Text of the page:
As a parent of a child who will be stepping into teenage in a few months, I have a lot to learn. It has been a few decades since I had been a teen myself and memories of the age are more nostalgic than factual, nostalgia being defined as a seed of reality surrounded by fluff of imagination and wishful thinking. Besides, there was no computer to dreamily stare into while the rest of the world was running around like a head-cut chicken, as I see my ward do often enough these days. Chances are that she is reading about the new “ship” (there, I’ve learnt a new word already) or watching a K-Pop parody on YouTube. I am happy if she is doing the above, and not chatting with random strangers posing as young girls. It is important for me (as for any parent of a teen) to be aware of what teens in general are doing online these days, for I know that peer pressure and peer influence will rule my child’s life for the next few years.
- Lakshmi, a Mobicip blogger and co-author of this article.
Business Insider recently put together a survey on what American teenagers in 2016 like and dislike. Sixty teenagers were polled from across the country – although 60 seems like a very small number to represent a 41 million population of teens in the country, not to mention the 1.8 billion youth all around the world, the fact that the sixty are spread across the nation and are from different socioeconomic classes, grades, and ages could offer useful pointers.
The first interesting observation was that children get their first smartphone at the average age of 11. It seems fairly accurate since my own child got her iPod (in lieu of a smartphone) for her 12th birthday and we pride ourselves on being an averagely conservative family. They spend 11 hours watching some screen or the other, which I have no problems believing. Given that a lot of school work and hobbies (my child writes stories and poems in her blog, for example) involve the computer these days, it becomes hard to find the ratio of time spent usefully versus time spent staring aimlessly at moving images. My child pegs it at 80:20, and I argue that it cannot be anything more than 1:99.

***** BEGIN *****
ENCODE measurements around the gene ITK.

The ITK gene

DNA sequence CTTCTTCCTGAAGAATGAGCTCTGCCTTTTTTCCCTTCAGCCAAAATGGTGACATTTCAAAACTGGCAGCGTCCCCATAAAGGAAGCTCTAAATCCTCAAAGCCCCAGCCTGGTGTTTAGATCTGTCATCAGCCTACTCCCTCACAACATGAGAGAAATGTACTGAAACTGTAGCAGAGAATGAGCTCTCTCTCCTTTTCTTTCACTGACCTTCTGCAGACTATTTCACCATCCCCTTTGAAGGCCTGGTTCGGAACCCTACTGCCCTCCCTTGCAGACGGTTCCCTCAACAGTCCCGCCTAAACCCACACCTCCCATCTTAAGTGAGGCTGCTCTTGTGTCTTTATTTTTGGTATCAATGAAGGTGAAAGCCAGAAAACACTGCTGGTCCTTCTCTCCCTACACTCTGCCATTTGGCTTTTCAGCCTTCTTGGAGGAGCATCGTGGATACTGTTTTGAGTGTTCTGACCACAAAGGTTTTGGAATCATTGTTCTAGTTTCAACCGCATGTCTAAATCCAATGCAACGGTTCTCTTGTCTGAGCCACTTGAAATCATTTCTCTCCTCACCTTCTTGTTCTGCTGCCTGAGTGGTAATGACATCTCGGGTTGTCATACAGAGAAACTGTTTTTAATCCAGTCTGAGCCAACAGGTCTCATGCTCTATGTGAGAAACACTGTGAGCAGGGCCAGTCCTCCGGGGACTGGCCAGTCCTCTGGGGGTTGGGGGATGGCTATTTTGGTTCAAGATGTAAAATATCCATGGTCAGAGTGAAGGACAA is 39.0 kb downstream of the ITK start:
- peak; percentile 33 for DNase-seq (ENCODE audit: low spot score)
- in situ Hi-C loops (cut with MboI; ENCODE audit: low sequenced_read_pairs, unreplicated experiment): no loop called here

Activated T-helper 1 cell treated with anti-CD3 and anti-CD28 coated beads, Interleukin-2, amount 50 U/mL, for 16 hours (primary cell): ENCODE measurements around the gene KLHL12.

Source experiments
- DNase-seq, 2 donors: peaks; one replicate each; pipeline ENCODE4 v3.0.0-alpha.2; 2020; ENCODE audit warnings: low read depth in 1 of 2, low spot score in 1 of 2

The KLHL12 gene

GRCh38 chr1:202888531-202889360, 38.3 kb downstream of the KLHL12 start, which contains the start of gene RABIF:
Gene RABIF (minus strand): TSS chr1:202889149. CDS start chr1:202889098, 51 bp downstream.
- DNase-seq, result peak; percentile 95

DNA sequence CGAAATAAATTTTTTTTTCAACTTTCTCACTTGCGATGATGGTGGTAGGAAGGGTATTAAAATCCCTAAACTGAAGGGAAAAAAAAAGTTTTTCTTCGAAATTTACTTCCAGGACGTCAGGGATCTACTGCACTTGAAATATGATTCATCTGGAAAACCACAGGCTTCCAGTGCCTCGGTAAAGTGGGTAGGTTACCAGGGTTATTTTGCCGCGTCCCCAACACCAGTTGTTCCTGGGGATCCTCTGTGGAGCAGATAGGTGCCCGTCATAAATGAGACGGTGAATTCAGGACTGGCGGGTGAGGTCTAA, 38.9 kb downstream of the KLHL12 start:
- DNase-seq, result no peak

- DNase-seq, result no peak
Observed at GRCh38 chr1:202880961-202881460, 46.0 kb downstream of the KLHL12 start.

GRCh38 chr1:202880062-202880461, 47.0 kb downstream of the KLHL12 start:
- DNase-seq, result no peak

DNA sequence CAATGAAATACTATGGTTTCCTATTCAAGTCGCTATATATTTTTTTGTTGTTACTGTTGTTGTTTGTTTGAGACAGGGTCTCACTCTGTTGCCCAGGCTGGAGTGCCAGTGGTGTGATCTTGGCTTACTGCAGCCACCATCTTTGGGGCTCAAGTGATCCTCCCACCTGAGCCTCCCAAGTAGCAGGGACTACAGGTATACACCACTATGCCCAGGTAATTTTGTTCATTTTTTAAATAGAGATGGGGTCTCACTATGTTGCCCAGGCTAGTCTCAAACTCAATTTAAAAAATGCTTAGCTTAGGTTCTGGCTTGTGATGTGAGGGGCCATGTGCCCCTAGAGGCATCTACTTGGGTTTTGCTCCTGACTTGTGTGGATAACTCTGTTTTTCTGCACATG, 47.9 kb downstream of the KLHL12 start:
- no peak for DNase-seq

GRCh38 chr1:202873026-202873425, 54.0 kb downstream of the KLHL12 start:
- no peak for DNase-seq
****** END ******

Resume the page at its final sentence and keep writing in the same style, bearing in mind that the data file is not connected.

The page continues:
What teenagers do online depends a lot on their peer group. My child, who has loved to write ever since she could hold a pencil, has been blogging (under a pseudonym, the parents are paranoid about safety) since she was six years old. It is interesting that many of her friends blog now, and I can only attribute it to peer influence. My child and her friends fall into the habit of chatting online mostly using their parents’ email ids (most of them are just about turning 13), but the families are conservative enough to set time limits for online chatting. True enough, the children stretch limits and chat clandestinely (switching windows when the parents are around, is the most clichéd and predictable action in the world), but for this particular group, listening to music, watching videos of popular and funny YouTubers and reading fan-fiction are predominant non-productive activities on the net.
Another survey called Piper Jaffray’s teen survey, reported by BI Intelligence, finds Instagram to be the most widely used chatting software among the youth. Teenagers, especially girls, use Instagrams in highly creative ways – while snapchat allows posting of photos as is, programs within apps such as VSCO within Instagram allows them to edit photos and post creative content. Driven by the need for “likes”, teenagers tend to use Instagram a lot more than other social networking software. Another less-known trend among teenagers is having a second Instagram account, called the “finsta” (“fake insta”), to share specific material among select audience. While it seems like a mature move for the teen to differentiate between material to be shared among friends and those to be shared to the general public, the use of Instagram and finsta can be addicting, and the addiction can grow out of the obsession for getting more followers and likes. Research has found a link between the number of strangers that Instagram users follow and the possibility that they experience depressive symptoms, such as fearfulness, loneliness or fatigue.